But as most now know, I spent over 30 years designing SHIPS not small boats, so just for some perspective, here is my last one. One of four 600ft cargo liners for Polish Ocean Lines delivered in the 1980’s, but now apparently all 'retired from active duty' (ie: scrapped!). Such is the short 35 year life of most commercial steel vessels, in part due to out-dated systems.
By extreme, and somewhat comic, comparison, this example of one of my plywood Mk.ll Flying Moths that we built in our truly medieval workplace** at Netley Abbey, UK in the early 1950’s, was recently discovered in remarkably good structural shape and then lovingly refinished. Now over 65 years old, she’s again racing against other vintage dinghies in the UK. Give me wood over steel anytime ;) .** For about 3 years, 3 of us 20 year olds with our start-up 'Singlehanded Products', got permission to set up a couple of boat building stations under one of the only areas which still had a roof in the abandoned Abbey. There were no doors, just stone Gothic arches, so it was pretty damp and breezy as I remember, but 'an adventure' for us nevertheless. Some years later the Abbey came under the English Heritage Group, and they permitted Shakespeare plays to be performed on the grounds in the late 1900's. It has long been a site for the romantically inclined artists, and author Jane Austen was just one who was often seen there.
In passing, I also played with sailboard design in the 70’s and 80’s, so in case this still interests anyone, here is ....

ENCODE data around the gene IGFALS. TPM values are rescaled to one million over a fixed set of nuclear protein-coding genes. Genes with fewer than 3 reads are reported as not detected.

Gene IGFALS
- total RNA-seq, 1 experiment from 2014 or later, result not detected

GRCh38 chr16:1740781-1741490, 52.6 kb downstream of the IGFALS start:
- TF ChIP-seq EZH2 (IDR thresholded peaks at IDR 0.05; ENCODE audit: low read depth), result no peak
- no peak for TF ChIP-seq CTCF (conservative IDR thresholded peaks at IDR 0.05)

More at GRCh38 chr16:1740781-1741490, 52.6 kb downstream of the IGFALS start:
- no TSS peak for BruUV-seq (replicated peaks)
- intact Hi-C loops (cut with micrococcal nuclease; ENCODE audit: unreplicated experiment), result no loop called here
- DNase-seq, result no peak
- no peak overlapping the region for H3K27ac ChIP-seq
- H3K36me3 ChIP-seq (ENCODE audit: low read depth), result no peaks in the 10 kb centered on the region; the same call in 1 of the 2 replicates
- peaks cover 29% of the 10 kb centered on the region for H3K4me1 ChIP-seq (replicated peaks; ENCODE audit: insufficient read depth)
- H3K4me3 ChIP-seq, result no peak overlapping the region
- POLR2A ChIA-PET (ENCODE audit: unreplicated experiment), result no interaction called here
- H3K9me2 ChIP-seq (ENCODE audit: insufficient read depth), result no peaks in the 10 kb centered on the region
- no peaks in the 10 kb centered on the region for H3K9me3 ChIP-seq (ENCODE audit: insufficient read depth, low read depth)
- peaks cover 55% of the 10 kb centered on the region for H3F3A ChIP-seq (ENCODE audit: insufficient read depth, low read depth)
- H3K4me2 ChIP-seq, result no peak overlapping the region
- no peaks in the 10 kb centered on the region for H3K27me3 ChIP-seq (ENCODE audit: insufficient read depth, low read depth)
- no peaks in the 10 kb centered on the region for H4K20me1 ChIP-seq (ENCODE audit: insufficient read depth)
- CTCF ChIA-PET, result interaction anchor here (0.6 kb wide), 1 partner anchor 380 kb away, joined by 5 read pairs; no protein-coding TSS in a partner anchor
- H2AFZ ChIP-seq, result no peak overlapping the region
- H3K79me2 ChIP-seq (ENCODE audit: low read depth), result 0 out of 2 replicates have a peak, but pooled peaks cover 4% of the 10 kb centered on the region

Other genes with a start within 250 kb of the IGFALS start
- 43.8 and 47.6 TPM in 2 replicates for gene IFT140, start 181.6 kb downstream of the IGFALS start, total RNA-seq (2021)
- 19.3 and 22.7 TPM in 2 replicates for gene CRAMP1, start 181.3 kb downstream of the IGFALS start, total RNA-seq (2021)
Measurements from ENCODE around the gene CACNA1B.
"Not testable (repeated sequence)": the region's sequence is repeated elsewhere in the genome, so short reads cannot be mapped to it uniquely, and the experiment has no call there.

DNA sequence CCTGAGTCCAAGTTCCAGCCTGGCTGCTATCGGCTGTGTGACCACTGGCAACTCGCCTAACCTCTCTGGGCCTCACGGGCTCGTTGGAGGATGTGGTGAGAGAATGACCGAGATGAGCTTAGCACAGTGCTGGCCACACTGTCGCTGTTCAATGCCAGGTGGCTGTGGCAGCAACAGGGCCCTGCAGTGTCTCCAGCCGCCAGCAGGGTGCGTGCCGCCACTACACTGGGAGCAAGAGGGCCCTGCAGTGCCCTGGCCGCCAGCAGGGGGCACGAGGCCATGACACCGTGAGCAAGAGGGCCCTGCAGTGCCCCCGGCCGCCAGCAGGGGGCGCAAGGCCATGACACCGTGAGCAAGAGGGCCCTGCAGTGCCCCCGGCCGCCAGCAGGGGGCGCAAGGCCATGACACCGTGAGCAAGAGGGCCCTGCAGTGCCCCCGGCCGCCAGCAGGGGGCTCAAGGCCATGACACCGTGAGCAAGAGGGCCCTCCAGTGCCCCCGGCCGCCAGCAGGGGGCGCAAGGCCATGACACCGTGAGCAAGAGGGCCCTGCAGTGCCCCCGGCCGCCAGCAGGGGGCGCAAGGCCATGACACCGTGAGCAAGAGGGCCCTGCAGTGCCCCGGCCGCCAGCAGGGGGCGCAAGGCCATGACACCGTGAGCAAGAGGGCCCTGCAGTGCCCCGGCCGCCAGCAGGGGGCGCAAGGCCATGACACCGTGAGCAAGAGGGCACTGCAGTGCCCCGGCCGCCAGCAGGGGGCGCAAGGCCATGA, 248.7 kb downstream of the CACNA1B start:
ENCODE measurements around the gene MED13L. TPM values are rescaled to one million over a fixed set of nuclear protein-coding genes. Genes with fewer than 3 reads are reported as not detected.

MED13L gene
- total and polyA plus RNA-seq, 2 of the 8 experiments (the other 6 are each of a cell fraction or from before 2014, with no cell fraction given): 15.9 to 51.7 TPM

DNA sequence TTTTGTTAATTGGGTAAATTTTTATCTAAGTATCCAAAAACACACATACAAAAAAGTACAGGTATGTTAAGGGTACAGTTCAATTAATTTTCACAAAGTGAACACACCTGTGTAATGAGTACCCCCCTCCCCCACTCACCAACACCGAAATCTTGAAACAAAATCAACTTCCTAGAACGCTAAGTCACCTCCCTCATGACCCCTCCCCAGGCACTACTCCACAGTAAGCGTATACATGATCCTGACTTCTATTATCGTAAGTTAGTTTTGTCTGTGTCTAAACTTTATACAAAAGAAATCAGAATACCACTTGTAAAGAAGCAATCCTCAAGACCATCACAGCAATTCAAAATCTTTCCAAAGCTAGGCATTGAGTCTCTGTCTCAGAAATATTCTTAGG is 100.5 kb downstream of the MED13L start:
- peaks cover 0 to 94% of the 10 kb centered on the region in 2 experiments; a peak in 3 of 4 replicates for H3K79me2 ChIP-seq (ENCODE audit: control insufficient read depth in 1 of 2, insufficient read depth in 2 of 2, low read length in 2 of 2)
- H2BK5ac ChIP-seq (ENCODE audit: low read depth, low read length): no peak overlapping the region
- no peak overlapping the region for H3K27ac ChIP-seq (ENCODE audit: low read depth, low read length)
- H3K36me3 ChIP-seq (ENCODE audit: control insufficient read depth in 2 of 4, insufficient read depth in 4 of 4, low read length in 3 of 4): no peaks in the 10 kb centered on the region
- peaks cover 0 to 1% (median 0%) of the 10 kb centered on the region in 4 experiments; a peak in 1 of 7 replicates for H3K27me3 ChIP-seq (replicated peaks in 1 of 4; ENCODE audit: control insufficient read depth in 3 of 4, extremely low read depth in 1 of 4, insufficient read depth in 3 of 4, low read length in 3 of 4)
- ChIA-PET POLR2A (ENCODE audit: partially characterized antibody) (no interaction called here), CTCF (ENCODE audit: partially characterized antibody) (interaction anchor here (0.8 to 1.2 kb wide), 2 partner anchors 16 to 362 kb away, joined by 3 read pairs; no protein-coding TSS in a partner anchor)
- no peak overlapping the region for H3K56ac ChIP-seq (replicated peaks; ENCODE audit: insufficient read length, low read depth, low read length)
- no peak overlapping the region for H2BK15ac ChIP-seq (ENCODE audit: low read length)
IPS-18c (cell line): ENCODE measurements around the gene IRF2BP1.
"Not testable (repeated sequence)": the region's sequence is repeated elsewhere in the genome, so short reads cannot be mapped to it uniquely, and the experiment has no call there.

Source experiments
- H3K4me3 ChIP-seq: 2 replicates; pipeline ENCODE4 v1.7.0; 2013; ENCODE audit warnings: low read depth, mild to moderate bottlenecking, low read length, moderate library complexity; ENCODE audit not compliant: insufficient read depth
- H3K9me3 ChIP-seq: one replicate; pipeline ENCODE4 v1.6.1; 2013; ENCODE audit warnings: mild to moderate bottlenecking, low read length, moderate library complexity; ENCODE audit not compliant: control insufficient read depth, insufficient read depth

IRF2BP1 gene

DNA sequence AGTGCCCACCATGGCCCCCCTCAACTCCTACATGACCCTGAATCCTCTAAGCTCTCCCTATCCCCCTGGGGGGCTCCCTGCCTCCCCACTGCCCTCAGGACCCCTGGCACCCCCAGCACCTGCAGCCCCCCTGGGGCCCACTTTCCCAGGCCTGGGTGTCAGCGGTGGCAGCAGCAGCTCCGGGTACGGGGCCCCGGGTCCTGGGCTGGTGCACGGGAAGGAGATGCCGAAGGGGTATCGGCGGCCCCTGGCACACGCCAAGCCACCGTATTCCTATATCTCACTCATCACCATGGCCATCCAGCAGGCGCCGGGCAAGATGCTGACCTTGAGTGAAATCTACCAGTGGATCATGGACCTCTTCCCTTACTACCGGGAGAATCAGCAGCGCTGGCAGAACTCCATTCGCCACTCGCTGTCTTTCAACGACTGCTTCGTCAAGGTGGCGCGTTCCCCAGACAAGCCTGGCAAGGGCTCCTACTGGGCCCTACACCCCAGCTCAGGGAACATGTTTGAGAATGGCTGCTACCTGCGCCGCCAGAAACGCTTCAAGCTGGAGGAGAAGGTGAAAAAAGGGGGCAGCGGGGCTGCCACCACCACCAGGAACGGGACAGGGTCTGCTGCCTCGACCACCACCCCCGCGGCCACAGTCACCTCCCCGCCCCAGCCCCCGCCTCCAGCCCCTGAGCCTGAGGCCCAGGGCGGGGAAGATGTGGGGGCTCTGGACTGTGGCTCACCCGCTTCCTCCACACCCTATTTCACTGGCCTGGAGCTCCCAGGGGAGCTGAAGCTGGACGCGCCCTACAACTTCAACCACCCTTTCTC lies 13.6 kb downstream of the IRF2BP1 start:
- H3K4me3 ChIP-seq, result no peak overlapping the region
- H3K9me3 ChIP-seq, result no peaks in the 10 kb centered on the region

In the 1970’s, a neighbor turned up with one of the early Windsurfers .. that flat, overly flexible polyethylene board that looked more like a squashed whale. He was a college football player, but still never got the hang of it, unsuccessfully trying brawn over brains. I borrowed it just once but decided the board was WAY too flexible and shapeless, so I designed and built one of 3mm ply and foam that I called Razor l. As my 14yr old son also wanted one, Razor ll soon followed and we pushed each other to get better. These Boards (later called long-boards) were then in two divisions …all the same max length (~12ft) and minimum weight (42lbs) but Div 1 was limited to ~ 125 depth and Div ll was deeper .. limited to ~200 mm. The difference between the two was magical. The Div ll boards were stiffer of course but also had more buoyancy and could be sailed upwind very efficiently. Probably, the Div 1 boards planed faster, but the sprightly upwind performance of the Div ll more than made up for it, despite being a real challenge downwind. With a more rounded ‘boat’ shape, they were way better in light winds even if less stable. One of the first Div ll boards to hit North America came from Europe called Speedy Carrera, with an epoxy fiberglass skin over a solid PU foam core. … but then followed hollow, stiffer models with some very sophisticated composite hulls by Crit (French), Davidson (Swedish) etc that were faster again. As new boards became available, the older ones were available cheap, so I bought two of the early Swiss-made Div ll Carrera’s and sailed one frequently. In the 80’s I was persuaded (in my early 50’s) to enter the first World Masters Games in Toronto, where we were all given brand new bubble-wrapped Mistral boards and Neil Pryde sails to race on equal terms. It was a Div 1 board though which I found ‘dead’ compared to my beloved Div ll board. (I managed to medal in the long distance race, sailing in 'lightish' winds that favored my 'lightish' weight, chasing a very fast Mexican who had been sailing 365 days of the year ;)